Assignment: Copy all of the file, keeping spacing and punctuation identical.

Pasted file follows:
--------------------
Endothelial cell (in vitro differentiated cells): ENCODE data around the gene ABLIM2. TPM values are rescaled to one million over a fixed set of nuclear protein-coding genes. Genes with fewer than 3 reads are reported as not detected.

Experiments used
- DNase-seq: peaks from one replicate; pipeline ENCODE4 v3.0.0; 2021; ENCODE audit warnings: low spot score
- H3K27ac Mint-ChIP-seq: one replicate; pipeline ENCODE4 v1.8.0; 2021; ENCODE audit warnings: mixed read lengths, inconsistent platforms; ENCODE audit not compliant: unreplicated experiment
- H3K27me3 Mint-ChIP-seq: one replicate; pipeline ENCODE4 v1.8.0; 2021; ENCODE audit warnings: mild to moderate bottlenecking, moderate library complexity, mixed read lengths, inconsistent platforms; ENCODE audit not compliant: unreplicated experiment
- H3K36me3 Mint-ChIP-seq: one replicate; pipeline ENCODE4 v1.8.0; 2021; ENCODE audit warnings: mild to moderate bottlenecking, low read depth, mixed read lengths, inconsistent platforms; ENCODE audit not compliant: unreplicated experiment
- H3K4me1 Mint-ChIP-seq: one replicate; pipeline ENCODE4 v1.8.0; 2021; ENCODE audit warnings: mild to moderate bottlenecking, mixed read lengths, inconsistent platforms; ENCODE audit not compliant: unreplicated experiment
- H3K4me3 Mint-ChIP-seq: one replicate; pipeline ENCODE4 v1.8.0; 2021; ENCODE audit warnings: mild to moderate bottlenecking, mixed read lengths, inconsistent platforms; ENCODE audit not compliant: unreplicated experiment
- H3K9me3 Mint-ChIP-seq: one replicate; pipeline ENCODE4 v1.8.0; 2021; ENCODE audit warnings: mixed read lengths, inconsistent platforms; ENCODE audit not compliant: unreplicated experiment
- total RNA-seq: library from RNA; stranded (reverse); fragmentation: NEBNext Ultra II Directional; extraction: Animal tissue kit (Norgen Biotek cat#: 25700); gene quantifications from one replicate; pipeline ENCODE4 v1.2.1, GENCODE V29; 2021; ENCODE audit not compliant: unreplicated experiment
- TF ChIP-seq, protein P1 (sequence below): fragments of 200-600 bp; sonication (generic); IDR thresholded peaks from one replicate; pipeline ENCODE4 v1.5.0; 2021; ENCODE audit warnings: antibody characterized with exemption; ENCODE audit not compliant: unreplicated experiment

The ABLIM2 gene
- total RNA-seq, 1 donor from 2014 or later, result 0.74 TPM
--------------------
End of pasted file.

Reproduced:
Endothelial cell (in vitro differentiated cells): ENCODE data around the gene ABLIM2. TPM values are rescaled to one million over a fixed set of nuclear protein-coding genes. Genes with fewer than 3 reads are reported as not detected.

Experiments used
- DNase-seq: peaks from one replicate; pipeline ENCODE4 v3.0.0; 2021; ENCODE audit warnings: low spot score
- H3K27ac Mint-ChIP-seq: one replicate; pipeline ENCODE4 v1.8.0; 2021; ENCODE audit warnings: mixed read lengths, inconsistent platforms; ENCODE audit not compliant: unreplicated experiment
- H3K27me3 Mint-ChIP-seq: one replicate; pipeline ENCODE4 v1.8.0; 2021; ENCODE audit warnings: mild to moderate bottlenecking, moderate library complexity, mixed read lengths, inconsistent platforms; ENCODE audit not compliant: unreplicated experiment
- H3K36me3 Mint-ChIP-seq: one replicate; pipeline ENCODE4 v1.8.0; 2021; ENCODE audit warnings: mild to moderate bottlenecking, low read depth, mixed read lengths, inconsistent platforms; ENCODE audit not compliant: unreplicated experiment
- H3K4me1 Mint-ChIP-seq: one replicate; pipeline ENCODE4 v1.8.0; 2021; ENCODE audit warnings: mild to moderate bottlenecking, mixed read lengths, inconsistent platforms; ENCODE audit not compliant: unreplicated experiment
- H3K4me3 Mint-ChIP-seq: one replicate; pipeline ENCODE4 v1.8.0; 2021; ENCODE audit warnings: mild to moderate bottlenecking, mixed read lengths, inconsistent platforms; ENCODE audit not compliant: unreplicated experiment
- H3K9me3 Mint-ChIP-seq: one replicate; pipeline ENCODE4 v1.8.0; 2021; ENCODE audit warnings: mixed read lengths, inconsistent platforms; ENCODE audit not compliant: unreplicated experiment
- total RNA-seq: library from RNA; stranded (reverse); fragmentation: NEBNext Ultra II Directional; extraction: Animal tissue kit (Norgen Biotek cat#: 25700); gene quantifications from one replicate; pipeline ENCODE4 v1.2.1, GENCODE V29; 2021; ENCODE audit not compliant: unreplicated experiment
- TF ChIP-seq, protein P1 (sequence below): fragments of 200-600 bp; sonication (generic); IDR thresholded peaks from one replicate; pipeline ENCODE4 v1.5.0; 2021; ENCODE audit warnings: antibody characterized with exemption; ENCODE audit not compliant: unreplicated experiment

The ABLIM2 gene
- total RNA-seq, 1 donor from 2014 or later, result 0.74 TPM